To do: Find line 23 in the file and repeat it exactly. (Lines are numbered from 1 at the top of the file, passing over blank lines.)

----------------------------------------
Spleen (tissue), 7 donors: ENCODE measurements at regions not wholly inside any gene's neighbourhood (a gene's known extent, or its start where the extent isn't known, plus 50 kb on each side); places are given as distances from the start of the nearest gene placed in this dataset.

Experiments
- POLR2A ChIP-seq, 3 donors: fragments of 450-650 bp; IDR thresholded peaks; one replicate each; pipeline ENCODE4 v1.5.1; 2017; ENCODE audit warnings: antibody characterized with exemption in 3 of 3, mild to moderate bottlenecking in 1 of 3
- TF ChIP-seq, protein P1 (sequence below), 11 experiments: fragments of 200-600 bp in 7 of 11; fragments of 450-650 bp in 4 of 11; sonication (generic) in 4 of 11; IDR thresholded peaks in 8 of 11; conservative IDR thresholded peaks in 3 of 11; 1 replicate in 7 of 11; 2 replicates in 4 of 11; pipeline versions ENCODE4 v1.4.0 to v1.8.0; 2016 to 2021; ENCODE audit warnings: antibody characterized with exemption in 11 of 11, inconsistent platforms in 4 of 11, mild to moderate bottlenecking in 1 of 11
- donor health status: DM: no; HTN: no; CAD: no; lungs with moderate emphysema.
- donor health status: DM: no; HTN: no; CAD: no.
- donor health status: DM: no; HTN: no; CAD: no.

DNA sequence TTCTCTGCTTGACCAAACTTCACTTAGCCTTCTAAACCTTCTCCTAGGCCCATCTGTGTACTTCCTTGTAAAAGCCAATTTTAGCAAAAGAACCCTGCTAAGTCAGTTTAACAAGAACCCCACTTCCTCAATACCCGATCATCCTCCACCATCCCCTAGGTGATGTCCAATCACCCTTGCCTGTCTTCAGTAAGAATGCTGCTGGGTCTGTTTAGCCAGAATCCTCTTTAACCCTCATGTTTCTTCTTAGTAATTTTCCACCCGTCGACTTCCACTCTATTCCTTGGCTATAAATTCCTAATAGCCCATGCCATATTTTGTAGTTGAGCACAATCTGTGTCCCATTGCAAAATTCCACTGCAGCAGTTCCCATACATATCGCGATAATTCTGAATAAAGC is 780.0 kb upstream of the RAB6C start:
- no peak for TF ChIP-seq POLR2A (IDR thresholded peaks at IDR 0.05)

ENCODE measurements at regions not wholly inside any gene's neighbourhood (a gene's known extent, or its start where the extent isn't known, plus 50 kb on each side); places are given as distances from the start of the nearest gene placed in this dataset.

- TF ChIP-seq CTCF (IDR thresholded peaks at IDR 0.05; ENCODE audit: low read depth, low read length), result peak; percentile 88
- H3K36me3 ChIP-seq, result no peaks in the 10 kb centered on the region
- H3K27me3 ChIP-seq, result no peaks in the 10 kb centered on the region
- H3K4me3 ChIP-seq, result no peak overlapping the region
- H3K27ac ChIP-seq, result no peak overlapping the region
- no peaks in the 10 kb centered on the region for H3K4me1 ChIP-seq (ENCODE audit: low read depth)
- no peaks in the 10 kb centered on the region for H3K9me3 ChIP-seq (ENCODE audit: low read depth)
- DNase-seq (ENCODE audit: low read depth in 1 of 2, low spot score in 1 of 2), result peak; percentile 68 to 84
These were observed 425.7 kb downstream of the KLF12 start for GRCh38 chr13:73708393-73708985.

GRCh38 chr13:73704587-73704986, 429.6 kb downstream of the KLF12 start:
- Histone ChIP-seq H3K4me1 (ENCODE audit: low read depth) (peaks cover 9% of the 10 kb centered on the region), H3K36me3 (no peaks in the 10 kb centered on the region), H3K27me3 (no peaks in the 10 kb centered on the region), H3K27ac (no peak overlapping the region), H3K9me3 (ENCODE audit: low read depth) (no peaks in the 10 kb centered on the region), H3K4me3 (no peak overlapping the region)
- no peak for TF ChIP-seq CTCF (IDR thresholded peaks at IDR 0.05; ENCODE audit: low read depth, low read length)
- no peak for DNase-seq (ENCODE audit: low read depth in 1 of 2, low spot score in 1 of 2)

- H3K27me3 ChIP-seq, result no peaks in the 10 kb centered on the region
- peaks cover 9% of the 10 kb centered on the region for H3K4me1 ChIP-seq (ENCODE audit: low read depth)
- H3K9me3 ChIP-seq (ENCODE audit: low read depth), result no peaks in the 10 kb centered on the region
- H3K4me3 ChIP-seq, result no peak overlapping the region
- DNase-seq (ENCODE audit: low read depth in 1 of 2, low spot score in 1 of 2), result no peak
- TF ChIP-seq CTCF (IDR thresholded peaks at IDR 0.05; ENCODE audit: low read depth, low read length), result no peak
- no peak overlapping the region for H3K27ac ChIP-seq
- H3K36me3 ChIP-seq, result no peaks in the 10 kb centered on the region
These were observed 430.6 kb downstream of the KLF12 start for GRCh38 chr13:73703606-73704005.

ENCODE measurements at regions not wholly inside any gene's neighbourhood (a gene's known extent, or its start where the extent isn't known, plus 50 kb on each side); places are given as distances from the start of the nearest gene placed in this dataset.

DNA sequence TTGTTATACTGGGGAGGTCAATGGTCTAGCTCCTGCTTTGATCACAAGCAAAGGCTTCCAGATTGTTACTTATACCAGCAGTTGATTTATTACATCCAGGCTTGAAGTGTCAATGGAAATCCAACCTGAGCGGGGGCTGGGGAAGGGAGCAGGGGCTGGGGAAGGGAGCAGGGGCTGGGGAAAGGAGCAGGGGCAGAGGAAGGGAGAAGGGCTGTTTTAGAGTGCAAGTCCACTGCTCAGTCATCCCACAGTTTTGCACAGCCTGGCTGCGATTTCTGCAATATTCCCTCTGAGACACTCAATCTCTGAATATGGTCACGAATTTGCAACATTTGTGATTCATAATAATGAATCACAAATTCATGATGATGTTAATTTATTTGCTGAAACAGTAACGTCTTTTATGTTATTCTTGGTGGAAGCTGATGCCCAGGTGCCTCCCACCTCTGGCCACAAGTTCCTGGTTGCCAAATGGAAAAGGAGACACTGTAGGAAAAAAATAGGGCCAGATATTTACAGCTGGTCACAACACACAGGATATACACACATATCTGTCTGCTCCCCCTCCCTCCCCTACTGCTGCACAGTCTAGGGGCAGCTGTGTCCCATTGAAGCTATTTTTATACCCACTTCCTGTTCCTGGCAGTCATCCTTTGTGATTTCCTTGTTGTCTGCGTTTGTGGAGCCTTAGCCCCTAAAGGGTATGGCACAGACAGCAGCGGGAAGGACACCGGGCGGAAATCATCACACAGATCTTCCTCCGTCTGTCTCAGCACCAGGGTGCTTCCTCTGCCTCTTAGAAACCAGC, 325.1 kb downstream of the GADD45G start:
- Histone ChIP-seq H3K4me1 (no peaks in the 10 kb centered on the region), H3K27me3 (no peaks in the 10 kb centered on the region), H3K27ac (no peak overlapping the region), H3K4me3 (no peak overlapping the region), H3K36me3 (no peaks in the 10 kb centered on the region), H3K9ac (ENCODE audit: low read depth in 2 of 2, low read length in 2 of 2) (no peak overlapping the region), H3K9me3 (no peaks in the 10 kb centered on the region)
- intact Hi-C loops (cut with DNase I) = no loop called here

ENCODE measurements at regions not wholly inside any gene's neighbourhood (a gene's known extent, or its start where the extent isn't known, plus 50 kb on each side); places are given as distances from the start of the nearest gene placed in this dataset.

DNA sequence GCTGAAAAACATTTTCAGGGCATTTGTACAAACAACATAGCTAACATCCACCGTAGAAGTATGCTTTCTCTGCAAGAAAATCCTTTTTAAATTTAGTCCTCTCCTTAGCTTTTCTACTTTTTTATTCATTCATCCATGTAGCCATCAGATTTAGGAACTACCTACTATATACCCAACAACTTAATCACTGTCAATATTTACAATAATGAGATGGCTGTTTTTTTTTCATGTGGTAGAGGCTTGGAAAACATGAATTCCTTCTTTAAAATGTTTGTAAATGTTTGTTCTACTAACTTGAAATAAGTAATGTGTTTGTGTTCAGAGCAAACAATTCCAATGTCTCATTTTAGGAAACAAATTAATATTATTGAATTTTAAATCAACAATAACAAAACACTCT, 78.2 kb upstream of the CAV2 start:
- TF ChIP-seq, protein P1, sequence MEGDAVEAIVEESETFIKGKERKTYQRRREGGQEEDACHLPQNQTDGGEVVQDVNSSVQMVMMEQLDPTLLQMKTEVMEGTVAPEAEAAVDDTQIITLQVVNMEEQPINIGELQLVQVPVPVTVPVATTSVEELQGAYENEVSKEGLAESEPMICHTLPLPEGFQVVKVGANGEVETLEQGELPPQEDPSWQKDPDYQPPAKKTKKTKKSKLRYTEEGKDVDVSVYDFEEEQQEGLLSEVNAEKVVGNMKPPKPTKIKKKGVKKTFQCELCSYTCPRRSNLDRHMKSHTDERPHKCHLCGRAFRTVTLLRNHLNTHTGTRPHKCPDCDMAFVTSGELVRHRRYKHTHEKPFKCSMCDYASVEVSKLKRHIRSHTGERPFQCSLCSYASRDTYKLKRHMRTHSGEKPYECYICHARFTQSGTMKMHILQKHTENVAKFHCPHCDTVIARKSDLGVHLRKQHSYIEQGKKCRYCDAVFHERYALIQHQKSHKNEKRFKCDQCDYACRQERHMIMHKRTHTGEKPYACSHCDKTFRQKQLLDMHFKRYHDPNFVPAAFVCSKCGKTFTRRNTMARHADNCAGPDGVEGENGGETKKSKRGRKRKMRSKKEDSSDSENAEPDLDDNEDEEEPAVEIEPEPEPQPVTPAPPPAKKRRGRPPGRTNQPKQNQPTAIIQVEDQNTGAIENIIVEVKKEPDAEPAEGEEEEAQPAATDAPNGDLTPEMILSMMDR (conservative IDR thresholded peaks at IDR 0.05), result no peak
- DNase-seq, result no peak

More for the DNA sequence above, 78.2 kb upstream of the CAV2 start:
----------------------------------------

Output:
- no peak for DNase-seq (ENCODE audit: low read depth in 1 of 2, low spot score in 1 of 2)